During the 1960’s and 1970’s he pioneered a technique based on the work of Paul Federn, utilizing the various aspects of the personality that he called ego parts. Thus, Tebbetts became the pioneer of parts work. He told me that his work inspired him to seek some formal training from another source; and Gil Boyne eventually became his source of that training. Charlie liked the way Boyne taught and promoted hypnosis, and chose to attend Gil’s school to learn more. They became personal friends, and soon Charlie started practicing out of Gil’s facility. He later opened an office in Brentwood, and sold his advertising business. However, Charlie told me personally that he did not tell Boyne about his many years of experience with hypnosis until long after completing Boyne’s training program.
In the late 1970’s, Charlie suffered a paralyzing stroke. He first used self-hypnosis to regain his ability to talk, and then to walk once again. This experience inspired him to write Self-Hypnosis and Other Mind Expanding Techniques (Westwood Publishing), which is available to this day.
Eventually Mr. & Mrs. Tebbetts moved to Washington State to establish their own hypnosis training institute, as well as a state chapter of the American Council of Hypnotist Examiners. At his school in Edmonds, Washington, Charlie actively taught and promoted parts work to other professionals and to advanced students of hypnosis.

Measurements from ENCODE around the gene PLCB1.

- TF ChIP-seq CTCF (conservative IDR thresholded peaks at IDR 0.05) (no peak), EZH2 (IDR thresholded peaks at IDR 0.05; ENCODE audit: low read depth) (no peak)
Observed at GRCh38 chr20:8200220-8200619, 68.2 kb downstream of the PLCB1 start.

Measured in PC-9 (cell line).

During the late 1980’s Tebbetts reached the height of his fame throughout the entire hypnosisprofession. Inducted into the International Hypnosis Hall of Fame for lifetime achievement, Charles Tebbetts is best remembered for his work with parts work.
In the early 1980’s, Tebbetts wrote Miracles on Demand, now out of print. Although this book contained a brief summary of his basic hypnosis training course, he devoted the majority of the book to scripts of actual hypnosis sessions facilitated in the classroom. Most of those sessions incorporated parts work. I personally witnessed a couple of the videotaped sessions that he included in his book.